Well I finally did it!  Retired at last. Tell me about this cheese...texture similar to? I would like to re-create something similar, I have an herbed goat cheese that is kind of a gouda texture - similar?  Or is this a harder or softer cheese?  As always this looks amazing.  Thanks for posting. 

ca

Danni3ll3's picture
Danni3ll3

To an old cheddar as it does grate quite well on the large holes of a box grater. It is full of herbs though, and I mean full! Here are a few pictures I stole from their Facebook page. 

I think your herbed goat cheese would be amazing in this recipe!

Danni3ll3's picture
Danni3ll3

On the retirement!!! You’ll find that now you won’t have enough time to do everything you want to do! 😂

idaveindy's picture
idaveindy

I'd love to get a loaf like that.  But I do 90% WW hearth loaves, and am pretty much resigned to dense crumb.  On a good day, I can get some impressive oven spring for a whole wheat loaf, but even then it's only 1" expansion across the score lines which are "+" shape,

Please clarify: " Autolysed flour and water for a 2 hours then added hydrated seeds. 5 stretch and folds over 2.5 hours then allowed it to bulk rise (room temperature) for 4 hours...it rose at least 50-75%. Proofed overnight in two Bannetons (refrigerated and covered) and the next morning they rose just over the tops of the bannetons. "

At what point was starter/levain added?   Is the 2.5 hours included in the 4 hours, or in addition to?   A 6.5 hour total bulk (time since starter was added), plus overnight proof, at 7% prefermented flour (75 g flour in starter divided by 1075 g flour total), at 50% whole grain, would likely be slightly over-fermented in my playbook.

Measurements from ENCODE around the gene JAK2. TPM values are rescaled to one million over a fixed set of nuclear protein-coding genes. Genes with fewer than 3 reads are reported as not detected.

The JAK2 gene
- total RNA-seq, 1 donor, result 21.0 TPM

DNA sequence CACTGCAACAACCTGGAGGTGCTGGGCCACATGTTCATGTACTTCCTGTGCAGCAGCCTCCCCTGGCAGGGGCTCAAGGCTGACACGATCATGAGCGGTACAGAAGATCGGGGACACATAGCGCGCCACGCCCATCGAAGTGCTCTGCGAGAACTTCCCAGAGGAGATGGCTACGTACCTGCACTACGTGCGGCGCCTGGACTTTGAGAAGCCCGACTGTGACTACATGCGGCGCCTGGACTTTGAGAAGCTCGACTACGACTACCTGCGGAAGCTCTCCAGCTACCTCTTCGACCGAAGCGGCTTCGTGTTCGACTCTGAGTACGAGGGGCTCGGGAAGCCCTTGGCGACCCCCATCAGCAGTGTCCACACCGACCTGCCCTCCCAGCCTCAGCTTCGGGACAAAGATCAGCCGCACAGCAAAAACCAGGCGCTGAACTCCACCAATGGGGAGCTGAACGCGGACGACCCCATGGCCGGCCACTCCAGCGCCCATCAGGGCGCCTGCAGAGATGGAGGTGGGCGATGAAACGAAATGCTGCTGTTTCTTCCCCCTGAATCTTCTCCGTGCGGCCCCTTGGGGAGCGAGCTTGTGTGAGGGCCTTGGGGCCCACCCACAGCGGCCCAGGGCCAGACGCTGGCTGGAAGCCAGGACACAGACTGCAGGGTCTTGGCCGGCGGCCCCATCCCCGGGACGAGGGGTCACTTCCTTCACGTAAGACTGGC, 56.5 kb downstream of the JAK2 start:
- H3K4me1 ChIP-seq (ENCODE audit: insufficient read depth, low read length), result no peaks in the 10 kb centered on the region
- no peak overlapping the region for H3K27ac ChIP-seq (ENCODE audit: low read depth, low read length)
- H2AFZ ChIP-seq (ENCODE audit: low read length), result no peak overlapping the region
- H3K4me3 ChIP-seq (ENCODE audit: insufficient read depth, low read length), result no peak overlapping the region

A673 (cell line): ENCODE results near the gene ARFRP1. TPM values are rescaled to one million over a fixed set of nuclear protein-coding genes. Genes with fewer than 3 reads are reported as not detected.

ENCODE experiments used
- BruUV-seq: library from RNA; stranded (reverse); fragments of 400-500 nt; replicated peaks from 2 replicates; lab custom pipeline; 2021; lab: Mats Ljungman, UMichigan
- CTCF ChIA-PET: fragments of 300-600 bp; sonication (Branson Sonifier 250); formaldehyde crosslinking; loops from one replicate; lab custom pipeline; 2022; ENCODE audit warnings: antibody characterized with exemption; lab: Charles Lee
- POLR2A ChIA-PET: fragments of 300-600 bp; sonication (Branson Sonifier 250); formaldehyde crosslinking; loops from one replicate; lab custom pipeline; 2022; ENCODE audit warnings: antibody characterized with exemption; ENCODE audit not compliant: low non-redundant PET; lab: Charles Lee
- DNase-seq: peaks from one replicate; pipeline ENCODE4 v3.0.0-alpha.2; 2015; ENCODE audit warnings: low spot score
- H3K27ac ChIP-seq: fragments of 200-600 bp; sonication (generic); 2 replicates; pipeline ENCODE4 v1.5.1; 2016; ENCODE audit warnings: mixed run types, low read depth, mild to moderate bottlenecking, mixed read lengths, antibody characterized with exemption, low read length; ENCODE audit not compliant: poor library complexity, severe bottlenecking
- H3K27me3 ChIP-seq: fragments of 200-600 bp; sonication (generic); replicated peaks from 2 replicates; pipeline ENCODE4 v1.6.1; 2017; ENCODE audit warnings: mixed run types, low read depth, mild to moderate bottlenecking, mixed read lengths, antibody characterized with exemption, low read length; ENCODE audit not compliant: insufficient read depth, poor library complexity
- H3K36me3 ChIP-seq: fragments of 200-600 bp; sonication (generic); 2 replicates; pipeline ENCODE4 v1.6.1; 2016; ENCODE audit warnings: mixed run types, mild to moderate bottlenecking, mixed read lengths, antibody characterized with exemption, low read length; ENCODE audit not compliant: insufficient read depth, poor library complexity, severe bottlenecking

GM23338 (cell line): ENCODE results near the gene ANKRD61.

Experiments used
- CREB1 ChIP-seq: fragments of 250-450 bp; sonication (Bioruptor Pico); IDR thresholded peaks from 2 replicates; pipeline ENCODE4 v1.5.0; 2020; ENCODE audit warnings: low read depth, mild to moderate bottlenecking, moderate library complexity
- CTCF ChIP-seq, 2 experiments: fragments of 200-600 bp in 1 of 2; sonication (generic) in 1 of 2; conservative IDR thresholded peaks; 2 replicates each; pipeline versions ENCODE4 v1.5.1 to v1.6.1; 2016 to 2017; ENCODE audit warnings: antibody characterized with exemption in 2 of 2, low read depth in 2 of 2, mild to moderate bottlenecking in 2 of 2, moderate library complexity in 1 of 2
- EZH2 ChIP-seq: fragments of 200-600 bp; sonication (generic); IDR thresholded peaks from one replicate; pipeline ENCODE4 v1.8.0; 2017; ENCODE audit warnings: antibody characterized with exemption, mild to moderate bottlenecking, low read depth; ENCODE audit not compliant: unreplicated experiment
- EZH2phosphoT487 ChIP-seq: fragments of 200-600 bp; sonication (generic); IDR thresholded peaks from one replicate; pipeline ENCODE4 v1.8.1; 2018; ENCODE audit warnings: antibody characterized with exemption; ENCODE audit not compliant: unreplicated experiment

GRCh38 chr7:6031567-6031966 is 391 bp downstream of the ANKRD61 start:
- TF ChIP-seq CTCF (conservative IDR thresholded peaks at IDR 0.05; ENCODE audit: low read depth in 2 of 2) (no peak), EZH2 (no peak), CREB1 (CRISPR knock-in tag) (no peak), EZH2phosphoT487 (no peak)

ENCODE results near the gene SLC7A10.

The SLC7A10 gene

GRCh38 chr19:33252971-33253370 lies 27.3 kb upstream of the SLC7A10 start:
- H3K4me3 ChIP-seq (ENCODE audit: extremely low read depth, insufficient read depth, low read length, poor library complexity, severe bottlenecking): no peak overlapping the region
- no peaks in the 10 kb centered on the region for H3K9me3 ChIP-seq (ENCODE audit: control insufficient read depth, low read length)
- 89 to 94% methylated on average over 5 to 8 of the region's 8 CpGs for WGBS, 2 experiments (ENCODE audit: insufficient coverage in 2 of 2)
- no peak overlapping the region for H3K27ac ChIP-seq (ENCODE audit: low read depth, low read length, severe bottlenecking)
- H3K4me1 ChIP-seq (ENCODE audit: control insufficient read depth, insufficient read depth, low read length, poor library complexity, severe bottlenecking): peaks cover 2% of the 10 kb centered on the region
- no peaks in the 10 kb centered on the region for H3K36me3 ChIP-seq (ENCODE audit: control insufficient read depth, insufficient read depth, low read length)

Things happen quickly with WW.  And Spelt is a sugary and quick fermenting flour, so even if it was white spelt, it would ferment quickly.

My guess  is if it had fermented less, it may have sprung more in oven. (Hat tip to DanAyo.)   You can get there by reducing the amount of starter, _or_ shorter bulk/proof times.

More scoring might possibly have helped oven spring.  Just guessing there.

--

Did you take internal temp at end of bake?

 

SourdoughSTL's picture
SourdoughSTL

Thanks for your kind words. I added my starter, salt and seed mix after the autolyse. I agree I over fermented and will decrease my bulk rise time and also check my bread’s internal temperature. Your guidance is much appreciated!

Benito's picture
Benito

Beautiful work Danni and they do sound delicious.

 Benny